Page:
Allergies are one the most common of medical conditions, affecting approximately 30 percent of adults and 40 percent of children in the United States. Allergies are the result of the immune system responding to substances known as “allergens” that may enter or come in contact with the body. When someone is allergic to an allergen, their immune system is oversensitized to that substance.
Our immune systems exist to protect us from invasive foreign substances that could be a threat, such as viruses or bacteria. Normally, our bodies recognize that substances like pollen or dust are not harmful, and don’t respond to them. However, people with allergies respond to allergic triggers the same way they would respond to an invasive germ, creating an allergic reaction.
Examples of allergens include pollens, dust, dust mites, molds, animal proteins, foods, insect bites or stings, and even medications.
Who Develops Allergies?
Allergies can develop in adults and in children. While some people may outgrow their childhood allergies as they age, developing new allergic reactions in adulthood is common. You’re especially likely to develop allergies if you have a family history of asthma or allergies. Repeated exposure to an allergen can also be the first step toward developing an allergy.
Symptoms Of Allergies
While allergy symptoms can vary depending on the allergen causing them, the most common immune system response is inflammation and irritation. Allergy symptoms may affect a person’s skin, sinuses or nasal passages, their airways, their eyes, or even their gut and digestive system. The following are common allergy symptoms that may occur after someone inhales or comes in contact with something they are allergic to:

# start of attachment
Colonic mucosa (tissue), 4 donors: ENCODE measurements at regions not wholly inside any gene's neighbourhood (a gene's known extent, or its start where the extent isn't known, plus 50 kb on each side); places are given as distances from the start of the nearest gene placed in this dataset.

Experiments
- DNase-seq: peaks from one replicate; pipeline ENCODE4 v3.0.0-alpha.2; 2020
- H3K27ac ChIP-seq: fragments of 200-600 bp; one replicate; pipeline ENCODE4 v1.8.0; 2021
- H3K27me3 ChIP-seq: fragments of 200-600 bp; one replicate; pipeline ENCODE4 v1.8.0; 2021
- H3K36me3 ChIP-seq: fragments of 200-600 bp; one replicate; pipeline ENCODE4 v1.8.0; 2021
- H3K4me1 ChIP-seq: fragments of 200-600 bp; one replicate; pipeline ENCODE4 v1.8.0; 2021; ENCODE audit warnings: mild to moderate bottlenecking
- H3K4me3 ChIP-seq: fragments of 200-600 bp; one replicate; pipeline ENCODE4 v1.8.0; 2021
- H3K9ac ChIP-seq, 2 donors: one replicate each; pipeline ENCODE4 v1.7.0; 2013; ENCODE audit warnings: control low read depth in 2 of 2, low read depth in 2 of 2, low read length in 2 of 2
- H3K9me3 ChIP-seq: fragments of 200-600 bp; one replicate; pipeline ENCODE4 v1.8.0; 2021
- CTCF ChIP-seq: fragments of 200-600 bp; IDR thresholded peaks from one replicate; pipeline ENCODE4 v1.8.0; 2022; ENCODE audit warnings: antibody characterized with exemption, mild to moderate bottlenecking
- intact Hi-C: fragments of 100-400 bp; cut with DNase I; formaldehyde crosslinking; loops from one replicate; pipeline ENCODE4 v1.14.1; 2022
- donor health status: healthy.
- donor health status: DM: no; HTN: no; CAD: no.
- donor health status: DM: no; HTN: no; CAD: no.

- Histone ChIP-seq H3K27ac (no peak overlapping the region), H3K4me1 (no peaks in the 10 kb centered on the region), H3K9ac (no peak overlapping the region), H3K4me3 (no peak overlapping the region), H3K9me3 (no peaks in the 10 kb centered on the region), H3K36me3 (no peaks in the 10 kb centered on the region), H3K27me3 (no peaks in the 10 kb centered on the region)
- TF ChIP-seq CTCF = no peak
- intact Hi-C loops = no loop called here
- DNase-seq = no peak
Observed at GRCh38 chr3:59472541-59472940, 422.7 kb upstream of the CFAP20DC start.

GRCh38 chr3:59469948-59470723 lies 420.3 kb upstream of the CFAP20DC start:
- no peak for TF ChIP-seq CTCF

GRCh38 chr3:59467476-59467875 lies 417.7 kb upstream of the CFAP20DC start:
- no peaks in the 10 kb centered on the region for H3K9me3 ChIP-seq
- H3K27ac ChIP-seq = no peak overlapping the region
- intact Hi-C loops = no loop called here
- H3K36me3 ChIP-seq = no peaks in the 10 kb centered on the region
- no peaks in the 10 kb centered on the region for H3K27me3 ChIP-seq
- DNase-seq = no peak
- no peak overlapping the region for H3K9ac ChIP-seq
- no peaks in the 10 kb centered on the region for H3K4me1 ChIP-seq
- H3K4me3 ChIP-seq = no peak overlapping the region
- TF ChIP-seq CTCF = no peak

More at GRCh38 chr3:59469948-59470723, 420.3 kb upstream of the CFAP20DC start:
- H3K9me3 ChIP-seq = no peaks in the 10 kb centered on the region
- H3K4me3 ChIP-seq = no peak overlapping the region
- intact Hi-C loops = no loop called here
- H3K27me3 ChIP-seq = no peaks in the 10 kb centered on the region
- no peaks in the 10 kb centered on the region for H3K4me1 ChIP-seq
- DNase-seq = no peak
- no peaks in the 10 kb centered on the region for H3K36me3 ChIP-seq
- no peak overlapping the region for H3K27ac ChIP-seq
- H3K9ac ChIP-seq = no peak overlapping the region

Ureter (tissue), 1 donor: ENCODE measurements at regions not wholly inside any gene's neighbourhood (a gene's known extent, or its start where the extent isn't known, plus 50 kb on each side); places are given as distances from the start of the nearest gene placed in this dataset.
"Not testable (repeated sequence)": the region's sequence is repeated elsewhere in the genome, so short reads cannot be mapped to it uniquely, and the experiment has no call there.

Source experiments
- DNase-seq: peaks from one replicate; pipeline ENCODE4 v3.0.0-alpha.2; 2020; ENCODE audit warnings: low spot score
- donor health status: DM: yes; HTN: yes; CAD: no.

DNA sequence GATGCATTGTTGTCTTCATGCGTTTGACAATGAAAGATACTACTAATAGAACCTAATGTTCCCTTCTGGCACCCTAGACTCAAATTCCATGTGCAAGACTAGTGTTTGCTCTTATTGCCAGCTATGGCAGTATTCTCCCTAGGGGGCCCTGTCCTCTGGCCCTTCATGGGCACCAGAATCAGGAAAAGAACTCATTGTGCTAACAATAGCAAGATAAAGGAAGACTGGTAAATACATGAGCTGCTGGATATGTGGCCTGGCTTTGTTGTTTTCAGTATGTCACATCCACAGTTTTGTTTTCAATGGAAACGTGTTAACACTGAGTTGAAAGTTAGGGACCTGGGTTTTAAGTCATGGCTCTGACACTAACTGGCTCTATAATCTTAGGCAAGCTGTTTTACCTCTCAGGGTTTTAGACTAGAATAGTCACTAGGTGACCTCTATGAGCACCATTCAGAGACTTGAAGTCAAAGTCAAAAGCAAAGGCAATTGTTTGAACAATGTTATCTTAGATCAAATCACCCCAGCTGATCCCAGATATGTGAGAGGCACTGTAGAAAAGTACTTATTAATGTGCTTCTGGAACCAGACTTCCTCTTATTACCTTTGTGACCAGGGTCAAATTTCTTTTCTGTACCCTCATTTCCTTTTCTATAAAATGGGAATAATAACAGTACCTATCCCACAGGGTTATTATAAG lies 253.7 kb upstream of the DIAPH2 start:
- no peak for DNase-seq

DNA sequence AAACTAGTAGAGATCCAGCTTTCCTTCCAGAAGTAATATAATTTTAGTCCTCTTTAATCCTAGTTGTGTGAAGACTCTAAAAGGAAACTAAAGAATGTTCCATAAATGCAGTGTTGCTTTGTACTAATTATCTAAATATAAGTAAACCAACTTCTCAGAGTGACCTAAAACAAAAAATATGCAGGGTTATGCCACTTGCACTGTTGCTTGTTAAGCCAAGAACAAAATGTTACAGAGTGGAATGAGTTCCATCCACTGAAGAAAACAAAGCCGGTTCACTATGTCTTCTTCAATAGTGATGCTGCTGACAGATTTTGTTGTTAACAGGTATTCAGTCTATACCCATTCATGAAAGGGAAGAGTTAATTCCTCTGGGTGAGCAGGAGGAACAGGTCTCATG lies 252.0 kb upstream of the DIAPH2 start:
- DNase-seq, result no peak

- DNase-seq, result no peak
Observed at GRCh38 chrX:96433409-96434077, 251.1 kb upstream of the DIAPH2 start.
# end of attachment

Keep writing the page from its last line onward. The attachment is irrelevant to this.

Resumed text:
- ÂÂItching around and watering of the eyes
- An itchy, runny nose
- Rashes or hives
- Wheezing during exercise or other activities
- A personal history of asthma
Some allergens may also cause additional symptoms. Food allergy symptoms, for example, are likely to include stomach cramps, vomiting, or diarrhea. Insect stings, on the other hand, often result in localized swelling, redness, and pain.
The intensity of these symptoms can also vary, depending on the severity of the allergy. Mild allergies typically create almost unnoticeable symptoms. Moderate allergies often create a sensation of being ill. The most severe allergies, however, can create extreme discomfort and may even require medical intervention.
Symptoms Of Anaphylaxis
The most serious and extreme allergic reaction is called anaphylaxis. Anaphylaxis is a life threatening allergic reaction that can develop and progress so quickly that it requires medical attention at the ER. Anaphylaxis reactions can develop within minutes or even hours after being exposed to an allergen. These reactions affect the entire body, and include symptoms such as:
- Hives and itching that affects multiple areas, not just the one the allergen came in contact with
- Sudden wheezing or shortness of breath
- Hoarseness or tightness in the throat
- Tingling in the hands, feet, lips, or scalp
To find out if you have an allergy, and how severe it is, you will need to visit with a doctor - such as those at Laurel ENT - to report your suspicions and any symptoms you have previously experienced. Your doctor will be able to begin the process of determining which allergens you may be reacting to. Allergens can be identified quickly through a skin or even a blood test. After that, they will determine whether over-the-counter medications, prescription medications, allergy shots, or another type of treatment would best address your allergic reactions.
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